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MGMA 2019: One doctor's tips to reduce physician burnout


Joseph DeVeau, MD, found himself burned out due to overwork and shared tips on how to avoid the condition

Joseph DeVeau, MD, says he started feeling burnout after he was sued.

DeVeau, MD, a physician and virtual health medical director for Privia Health out of Fayetteville, Georgia, told his story during a presentation October 14 at the Medical Group Management Association (MGMA) 2019 General Conference in New Orleans.

“[A lawsuit is] devastating for us doctors in many, many ways and had me questioning whether I was a good doctor,” he says. “It really kind of started the decline for me in terms of burnout.”

As a busy family doctor who had 4,500 patients between himself and his nurse practitioner, DeVeau tried to just push through it and felt like he was running on a “hamster wheel.” He eventually felt that he was reaching a breaking point.

“I remember I was sitting on my back-porch one February just saying, ‘I don’t want to do this anymore. I’m a good doctor, I just don’t want to do this anymore,’” he says.

That’s when he read the JAMA article title “Addressing Physician Burnout, The Way Forward”, by Tait Shanafelt, MD, the so-called godfather of physician burnout, which gave him a name to attach his feelings to, and outlined a way out.

What DeVeau couldn’t understand, though, is why his peers weren’t talking about the issue. So, he left clinical practice and entered the Brown University Master of Healthcare Leadership Program to create a conversation around burnout.

Through the program, he was tasked with identifying a problem in medicine and identifying solutions for it. He focused on the burnout he was feeling in his practice.

“Through that program, I really, kind of, healed myself and really love doing what I do again,” he says.

During the session, he helped the attendees identify what physician burnout looks like and what sort of actions can be taken to address the issue.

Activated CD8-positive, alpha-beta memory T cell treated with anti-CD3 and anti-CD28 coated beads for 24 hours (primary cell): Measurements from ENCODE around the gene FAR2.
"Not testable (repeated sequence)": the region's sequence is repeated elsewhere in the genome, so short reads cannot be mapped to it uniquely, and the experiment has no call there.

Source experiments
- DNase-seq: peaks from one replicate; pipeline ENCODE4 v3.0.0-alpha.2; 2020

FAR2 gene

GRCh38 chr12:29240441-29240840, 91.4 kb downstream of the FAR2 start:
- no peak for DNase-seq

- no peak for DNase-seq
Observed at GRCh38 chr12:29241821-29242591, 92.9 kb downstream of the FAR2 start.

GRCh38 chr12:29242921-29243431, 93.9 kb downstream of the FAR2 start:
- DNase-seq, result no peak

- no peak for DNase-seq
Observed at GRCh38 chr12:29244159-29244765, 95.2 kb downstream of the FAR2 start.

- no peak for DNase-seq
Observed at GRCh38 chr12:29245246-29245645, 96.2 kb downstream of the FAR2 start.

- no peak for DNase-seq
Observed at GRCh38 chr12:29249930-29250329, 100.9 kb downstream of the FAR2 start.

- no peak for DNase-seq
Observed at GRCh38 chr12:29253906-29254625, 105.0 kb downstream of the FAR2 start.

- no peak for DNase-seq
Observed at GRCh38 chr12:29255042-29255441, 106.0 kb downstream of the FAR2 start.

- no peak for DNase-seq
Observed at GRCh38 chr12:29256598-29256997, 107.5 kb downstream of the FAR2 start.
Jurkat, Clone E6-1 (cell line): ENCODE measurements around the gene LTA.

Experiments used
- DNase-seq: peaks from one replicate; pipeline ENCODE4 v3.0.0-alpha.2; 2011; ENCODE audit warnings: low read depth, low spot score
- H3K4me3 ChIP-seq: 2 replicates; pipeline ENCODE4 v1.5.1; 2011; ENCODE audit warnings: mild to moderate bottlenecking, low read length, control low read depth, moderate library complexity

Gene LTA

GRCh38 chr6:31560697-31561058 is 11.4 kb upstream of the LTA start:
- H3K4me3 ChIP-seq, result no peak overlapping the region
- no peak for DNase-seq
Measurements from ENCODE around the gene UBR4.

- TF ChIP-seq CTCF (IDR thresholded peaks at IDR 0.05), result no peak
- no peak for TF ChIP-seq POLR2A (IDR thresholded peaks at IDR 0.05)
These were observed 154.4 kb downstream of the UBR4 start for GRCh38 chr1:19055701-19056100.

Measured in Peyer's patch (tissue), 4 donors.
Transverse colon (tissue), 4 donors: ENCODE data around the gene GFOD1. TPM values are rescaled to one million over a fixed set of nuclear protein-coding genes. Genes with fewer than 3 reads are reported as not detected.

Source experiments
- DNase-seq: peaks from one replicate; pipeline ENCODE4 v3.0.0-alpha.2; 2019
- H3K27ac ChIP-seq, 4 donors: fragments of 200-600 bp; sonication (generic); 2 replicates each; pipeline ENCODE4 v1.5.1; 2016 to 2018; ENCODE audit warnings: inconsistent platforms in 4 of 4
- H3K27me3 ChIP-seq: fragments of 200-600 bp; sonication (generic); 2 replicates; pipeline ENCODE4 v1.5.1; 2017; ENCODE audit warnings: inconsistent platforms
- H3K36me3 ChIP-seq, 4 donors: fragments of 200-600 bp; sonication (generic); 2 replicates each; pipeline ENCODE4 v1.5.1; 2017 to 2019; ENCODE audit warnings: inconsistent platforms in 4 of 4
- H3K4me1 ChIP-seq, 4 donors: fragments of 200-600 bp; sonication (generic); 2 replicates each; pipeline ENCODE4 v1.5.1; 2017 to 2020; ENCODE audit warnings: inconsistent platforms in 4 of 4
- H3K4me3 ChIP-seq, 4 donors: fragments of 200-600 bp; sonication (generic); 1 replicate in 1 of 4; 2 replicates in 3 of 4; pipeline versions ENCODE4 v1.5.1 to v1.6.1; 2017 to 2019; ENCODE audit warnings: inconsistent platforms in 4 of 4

Who is suffering burnout?

DeVeau says 44 percent of American physicians are exhibiting at least one symptom of burnout, including 54 percent of family doctors like himself. Symptoms include emotional fatigue, cynicism, depersonalization, and a loss of meaning in the work.

Without any intervention, patients will not be able to receive the care that they need either due to a decrease in quality or a decrease in access. It can also increase healthcare costs, he says.

There has been a decrease in burnout rates since 2014, according to DeVeau, but the top three specialties that can be affected are emergency medicine, OBGYN, and family doctors.

Ways to prevent burnout

Throughout the session, DeVeau presented a wealth of suggestions for how to prevent and combat physician burnout. Some of these include:

  • Lose the mentality that a physician should do it all, or the “lone-ranger mentality”

  • Do “doctor-work” only, and leave administrative and bureaucratic duties to others

  • Embrace EHRs and technology

  • Use patient efficiency cards which asks them to list a few things they would like to discuss during appointments rather than allowing them to barrage you with issues

  • Move to team documentation

  • Start each day with a team huddle

  • Optimize schedules so doctors can focus on patient care

  • Allow physicians to say no

  • Encourage doctors to be kind to themselves and keep themselves healthy

  • Create a culture where work can be fun
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